It wasn’t just delicate grasses and wildflowers that were wiped out. An estimated 30 million bison roamed the Lower 48 before an extermination campaign brought that number down to around 300 by 1884. The animals have since rebounded somewhat in the the forests of the West and plains of the South, but the remaining tallgrass prairies in more northerly latitudes like Illinois, Minnesota, and Indiana are largely devoid of the grass-munching, mud-wallowing ungulates.

That started to change four years ago, with the introduction of bison to Nachusa Grasslands, a 3,500-acre preserve just 100 miles west of Chicago managed by the Nature Conservancy. It’s the first conservation-oriented bison program east of the Mississippi and the results could inform prairie management around the country. Early returns show the bison reintroduction has been a success, and the animals are already having surprising impacts on the grasslands that could be making it healthier. That’s a big deal for such an imperiled landscape.


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  The Hadza: Freest People on Earth Face Extinction
Posted by: Odin - Tue, 13 Nov 2018 23:48:42 +0000, 11:48 PM - Forum: Anthropology & History - Replies (1)

The Hadza have been living peacefully, happily and sustainably in the Great Rift Valley of East Africa for at least 100,000 years. Their home, around Lake Eyasi, in Tanzania, has been called “the cradle of mankind.” A Harvard anthropologist calls them “the strongest link” we have to 2 million years of human evolution. Thanks to the spread of agriculture to nearly every corner of the earth, that link is about to disappear.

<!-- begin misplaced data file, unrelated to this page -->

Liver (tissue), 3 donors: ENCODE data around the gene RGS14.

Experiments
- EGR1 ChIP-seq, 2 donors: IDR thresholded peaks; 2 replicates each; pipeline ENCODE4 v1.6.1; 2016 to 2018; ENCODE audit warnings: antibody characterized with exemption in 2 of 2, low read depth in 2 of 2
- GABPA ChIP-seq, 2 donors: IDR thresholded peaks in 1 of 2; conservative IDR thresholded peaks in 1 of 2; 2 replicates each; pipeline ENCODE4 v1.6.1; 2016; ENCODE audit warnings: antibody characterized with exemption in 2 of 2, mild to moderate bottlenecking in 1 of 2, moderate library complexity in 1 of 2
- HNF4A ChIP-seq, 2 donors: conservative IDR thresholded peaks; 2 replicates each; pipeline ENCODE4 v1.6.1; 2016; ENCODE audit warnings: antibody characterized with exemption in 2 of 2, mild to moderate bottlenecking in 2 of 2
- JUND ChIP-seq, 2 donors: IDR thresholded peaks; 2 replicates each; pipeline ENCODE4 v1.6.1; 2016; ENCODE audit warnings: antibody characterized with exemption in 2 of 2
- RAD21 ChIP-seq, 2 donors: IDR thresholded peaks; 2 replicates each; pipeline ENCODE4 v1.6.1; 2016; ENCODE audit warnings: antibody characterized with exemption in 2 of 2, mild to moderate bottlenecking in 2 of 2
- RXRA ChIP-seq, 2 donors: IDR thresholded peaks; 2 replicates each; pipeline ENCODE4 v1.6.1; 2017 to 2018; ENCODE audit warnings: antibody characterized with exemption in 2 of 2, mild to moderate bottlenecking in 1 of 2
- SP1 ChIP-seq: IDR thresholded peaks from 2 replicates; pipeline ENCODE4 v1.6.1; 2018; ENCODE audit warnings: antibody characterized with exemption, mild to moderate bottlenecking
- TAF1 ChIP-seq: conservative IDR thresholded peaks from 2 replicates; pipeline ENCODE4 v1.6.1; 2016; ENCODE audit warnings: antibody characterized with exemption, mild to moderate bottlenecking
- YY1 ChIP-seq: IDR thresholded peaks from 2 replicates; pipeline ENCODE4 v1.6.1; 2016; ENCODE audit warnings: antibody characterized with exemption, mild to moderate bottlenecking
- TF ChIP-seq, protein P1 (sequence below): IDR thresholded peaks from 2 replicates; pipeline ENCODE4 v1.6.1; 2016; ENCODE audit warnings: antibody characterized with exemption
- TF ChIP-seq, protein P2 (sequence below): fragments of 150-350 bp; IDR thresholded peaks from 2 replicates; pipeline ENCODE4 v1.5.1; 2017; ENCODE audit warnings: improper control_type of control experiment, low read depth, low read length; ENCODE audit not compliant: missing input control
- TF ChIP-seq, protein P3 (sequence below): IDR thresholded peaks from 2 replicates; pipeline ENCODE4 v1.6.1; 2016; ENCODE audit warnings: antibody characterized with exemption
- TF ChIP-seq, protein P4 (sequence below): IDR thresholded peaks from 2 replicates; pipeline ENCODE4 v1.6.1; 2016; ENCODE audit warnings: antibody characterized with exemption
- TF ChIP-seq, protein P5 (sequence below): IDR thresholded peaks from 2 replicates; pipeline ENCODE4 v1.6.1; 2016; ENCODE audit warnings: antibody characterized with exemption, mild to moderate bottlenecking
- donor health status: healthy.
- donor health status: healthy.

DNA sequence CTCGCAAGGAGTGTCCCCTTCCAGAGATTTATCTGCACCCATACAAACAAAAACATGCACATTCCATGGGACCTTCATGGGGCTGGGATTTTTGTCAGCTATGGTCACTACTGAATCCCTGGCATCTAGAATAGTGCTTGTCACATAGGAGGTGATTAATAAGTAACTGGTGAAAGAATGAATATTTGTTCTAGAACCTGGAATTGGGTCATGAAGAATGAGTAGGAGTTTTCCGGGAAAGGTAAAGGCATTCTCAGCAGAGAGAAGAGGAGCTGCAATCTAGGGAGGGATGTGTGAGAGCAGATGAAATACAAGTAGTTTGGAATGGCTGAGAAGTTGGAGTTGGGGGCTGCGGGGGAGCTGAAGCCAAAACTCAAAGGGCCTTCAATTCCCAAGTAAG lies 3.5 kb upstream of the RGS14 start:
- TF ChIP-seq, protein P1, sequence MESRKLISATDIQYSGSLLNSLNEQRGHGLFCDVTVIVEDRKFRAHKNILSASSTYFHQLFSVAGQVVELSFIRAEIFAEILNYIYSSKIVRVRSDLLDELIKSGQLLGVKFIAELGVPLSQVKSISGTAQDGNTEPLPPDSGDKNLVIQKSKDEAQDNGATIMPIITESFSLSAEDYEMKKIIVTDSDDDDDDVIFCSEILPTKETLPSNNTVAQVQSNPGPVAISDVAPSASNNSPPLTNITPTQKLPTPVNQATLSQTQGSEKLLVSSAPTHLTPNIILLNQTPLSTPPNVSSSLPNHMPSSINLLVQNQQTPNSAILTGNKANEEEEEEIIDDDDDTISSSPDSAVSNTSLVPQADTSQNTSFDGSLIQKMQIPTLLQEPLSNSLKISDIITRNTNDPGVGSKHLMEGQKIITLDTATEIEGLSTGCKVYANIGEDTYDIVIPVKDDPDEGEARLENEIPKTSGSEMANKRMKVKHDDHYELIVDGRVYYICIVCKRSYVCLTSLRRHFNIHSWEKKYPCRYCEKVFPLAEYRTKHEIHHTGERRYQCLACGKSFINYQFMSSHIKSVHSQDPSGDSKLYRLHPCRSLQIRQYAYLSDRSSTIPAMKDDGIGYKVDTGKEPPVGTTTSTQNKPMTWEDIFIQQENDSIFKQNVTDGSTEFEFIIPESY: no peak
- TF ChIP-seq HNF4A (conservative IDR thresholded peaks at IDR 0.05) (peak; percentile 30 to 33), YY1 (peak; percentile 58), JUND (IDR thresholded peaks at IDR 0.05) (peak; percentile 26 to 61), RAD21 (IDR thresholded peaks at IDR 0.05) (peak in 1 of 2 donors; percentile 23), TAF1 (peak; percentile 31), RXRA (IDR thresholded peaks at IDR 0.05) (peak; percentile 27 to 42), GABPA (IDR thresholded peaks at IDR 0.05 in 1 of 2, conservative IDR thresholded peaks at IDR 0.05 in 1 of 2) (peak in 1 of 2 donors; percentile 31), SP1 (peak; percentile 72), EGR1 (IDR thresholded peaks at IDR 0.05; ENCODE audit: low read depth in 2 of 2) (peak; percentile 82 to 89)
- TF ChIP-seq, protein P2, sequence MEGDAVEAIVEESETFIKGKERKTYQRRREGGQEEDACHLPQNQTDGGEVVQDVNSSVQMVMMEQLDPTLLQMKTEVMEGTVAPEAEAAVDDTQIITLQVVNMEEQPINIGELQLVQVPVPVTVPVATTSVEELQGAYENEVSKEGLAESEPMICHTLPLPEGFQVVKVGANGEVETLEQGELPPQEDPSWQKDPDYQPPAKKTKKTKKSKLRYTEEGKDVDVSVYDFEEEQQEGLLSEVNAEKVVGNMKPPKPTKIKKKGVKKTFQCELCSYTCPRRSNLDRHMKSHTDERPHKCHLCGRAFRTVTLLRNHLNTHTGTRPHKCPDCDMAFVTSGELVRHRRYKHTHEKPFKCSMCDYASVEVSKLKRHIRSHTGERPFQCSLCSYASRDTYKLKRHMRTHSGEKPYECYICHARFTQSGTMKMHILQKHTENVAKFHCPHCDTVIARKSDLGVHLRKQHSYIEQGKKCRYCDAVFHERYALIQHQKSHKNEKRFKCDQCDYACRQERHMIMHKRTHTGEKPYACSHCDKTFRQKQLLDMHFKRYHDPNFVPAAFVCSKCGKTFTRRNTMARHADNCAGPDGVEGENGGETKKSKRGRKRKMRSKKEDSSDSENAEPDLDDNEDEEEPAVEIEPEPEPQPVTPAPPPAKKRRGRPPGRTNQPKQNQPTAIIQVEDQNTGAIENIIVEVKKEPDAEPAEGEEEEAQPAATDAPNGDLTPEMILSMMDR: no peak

The consequences of allowing civilization to crowd the Hadza – and the handful of other hunter-gatherer tribes remaining on the planet – out of existence are captured beautifully and tragically in the documentary The Hadza: Last of the First.


Hadza: Last of the First:
trailer: https://www.youtube.com/watch?v=g4rM9nHjsWM

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  Jarawa Hunter-Gatherers Say They Don’t Want to Be Part of Our World
Posted by: Odin - Sun, 11 Nov 2018 00:53:38 +0000, 12:53 AM - Forum: Anthropology & History - Replies (1)

Like the Hadza of East Africa, the Jarawa hunter-gatherers of the Andaman Islands also face extinction, thanks to the ever-expanding nature of agriculture and civilization.